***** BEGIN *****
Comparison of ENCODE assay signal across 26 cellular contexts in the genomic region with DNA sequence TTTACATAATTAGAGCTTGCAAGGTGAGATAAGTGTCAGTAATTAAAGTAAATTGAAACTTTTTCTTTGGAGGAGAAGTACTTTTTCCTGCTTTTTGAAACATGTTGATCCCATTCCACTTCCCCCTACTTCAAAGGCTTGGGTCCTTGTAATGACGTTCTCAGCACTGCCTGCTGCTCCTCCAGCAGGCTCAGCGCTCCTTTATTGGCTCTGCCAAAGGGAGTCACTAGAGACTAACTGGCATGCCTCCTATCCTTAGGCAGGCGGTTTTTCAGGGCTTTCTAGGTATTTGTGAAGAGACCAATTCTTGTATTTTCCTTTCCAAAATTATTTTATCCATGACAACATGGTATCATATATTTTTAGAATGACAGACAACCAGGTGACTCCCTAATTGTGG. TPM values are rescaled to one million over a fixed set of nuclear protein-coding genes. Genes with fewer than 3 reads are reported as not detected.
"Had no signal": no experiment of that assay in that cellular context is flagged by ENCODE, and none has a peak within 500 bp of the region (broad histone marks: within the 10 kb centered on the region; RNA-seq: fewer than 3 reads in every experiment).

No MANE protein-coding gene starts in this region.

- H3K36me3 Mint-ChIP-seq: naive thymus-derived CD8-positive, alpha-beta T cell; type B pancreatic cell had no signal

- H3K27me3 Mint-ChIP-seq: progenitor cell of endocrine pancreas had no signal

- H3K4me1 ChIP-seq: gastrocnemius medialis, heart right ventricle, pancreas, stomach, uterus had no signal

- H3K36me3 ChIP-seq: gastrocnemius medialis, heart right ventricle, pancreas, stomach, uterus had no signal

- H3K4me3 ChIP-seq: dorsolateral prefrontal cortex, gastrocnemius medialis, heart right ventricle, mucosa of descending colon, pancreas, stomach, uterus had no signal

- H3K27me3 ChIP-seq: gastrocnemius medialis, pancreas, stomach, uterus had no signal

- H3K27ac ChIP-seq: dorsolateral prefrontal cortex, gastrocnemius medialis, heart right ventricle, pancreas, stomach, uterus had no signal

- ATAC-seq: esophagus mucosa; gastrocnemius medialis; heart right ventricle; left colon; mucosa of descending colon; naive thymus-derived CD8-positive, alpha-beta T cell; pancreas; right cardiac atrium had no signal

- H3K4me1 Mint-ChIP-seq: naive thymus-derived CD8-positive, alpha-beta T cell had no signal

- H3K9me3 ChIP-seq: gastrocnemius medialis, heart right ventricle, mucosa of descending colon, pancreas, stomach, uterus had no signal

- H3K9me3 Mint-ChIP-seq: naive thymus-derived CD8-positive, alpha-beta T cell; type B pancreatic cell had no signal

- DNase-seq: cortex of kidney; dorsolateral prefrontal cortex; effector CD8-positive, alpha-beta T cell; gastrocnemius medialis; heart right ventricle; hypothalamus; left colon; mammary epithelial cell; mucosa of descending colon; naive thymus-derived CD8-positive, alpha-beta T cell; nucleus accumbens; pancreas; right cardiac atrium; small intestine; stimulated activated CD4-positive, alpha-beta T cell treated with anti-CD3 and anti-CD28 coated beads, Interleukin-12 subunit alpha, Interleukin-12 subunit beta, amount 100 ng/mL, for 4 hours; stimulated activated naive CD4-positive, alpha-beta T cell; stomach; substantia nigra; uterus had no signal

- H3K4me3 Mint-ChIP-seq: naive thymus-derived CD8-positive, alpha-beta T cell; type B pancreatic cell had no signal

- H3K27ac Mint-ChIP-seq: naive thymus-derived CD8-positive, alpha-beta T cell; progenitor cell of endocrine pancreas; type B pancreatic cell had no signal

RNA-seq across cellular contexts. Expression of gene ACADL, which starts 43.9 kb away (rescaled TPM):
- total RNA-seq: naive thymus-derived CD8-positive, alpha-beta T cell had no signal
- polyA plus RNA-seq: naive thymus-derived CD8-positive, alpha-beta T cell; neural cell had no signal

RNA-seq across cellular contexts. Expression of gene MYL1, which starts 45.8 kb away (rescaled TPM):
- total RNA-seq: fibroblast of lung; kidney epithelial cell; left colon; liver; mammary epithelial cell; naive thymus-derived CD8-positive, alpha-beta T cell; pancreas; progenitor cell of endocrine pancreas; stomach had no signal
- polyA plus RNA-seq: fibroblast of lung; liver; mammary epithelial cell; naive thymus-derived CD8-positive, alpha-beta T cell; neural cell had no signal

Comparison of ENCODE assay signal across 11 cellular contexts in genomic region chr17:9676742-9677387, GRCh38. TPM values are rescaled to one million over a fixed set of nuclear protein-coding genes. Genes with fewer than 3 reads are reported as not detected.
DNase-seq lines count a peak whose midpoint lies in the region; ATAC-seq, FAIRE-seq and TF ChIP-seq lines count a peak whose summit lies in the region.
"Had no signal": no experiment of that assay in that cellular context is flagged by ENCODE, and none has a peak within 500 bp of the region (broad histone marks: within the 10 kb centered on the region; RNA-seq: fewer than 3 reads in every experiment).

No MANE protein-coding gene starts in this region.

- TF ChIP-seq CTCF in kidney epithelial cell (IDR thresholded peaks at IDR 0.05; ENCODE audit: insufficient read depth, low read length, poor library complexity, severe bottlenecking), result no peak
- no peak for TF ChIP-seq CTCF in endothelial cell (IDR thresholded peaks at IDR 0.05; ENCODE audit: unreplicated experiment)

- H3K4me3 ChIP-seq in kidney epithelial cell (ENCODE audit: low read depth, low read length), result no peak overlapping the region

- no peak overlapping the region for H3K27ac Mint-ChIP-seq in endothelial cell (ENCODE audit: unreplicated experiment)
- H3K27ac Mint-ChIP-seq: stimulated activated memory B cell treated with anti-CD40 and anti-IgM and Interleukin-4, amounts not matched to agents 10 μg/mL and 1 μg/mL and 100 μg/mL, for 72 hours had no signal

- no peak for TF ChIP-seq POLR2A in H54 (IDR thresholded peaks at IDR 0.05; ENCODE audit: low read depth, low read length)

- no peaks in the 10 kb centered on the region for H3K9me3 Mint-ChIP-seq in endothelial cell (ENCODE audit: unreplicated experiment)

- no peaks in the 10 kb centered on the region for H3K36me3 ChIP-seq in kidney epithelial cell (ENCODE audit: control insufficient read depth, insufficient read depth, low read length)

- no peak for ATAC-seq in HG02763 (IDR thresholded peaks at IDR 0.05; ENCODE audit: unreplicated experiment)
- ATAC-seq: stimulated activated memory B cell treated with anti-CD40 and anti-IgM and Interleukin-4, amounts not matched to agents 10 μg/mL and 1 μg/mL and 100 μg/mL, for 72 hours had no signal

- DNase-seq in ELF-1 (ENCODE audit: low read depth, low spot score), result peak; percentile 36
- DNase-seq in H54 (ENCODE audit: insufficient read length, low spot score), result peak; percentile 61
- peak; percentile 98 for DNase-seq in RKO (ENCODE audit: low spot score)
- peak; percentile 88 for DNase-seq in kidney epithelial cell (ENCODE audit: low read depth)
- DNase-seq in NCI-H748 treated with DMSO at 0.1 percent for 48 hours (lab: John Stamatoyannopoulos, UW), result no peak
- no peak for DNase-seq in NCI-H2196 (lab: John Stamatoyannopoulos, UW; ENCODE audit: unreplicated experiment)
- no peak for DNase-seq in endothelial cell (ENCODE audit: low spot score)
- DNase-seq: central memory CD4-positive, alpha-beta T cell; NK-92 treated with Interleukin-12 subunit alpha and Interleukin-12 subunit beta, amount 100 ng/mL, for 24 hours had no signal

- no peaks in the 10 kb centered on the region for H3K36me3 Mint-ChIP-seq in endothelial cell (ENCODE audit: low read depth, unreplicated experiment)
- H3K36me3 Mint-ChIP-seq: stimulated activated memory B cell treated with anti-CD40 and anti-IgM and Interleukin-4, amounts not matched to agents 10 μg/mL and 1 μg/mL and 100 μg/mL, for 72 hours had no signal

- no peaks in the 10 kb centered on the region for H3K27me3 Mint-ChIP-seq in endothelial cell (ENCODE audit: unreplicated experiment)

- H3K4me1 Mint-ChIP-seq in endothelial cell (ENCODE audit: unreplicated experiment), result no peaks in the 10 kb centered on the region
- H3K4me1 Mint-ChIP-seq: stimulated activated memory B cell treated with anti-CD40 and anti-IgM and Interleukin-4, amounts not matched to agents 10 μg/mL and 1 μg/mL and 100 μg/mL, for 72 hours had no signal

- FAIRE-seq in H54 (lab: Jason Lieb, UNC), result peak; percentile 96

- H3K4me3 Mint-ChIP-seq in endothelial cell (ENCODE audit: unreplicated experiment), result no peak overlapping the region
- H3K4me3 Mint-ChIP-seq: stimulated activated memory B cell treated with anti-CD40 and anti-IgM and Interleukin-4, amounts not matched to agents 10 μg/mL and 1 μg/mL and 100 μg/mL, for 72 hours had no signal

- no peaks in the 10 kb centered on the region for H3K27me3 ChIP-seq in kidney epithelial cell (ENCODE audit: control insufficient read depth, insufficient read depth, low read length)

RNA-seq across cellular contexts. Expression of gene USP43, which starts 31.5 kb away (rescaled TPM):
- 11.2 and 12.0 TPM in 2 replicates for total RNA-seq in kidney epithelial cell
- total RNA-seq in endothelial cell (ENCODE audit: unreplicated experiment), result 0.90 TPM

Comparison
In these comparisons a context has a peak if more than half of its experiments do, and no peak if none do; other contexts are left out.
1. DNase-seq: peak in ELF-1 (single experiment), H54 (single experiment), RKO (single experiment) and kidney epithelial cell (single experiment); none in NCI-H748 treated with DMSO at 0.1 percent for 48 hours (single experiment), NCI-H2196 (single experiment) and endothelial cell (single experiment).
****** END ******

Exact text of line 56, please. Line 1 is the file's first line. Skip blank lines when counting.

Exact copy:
- 11.2 and 12.0 TPM in 2 replicates for total RNA-seq in kidney epithelial cell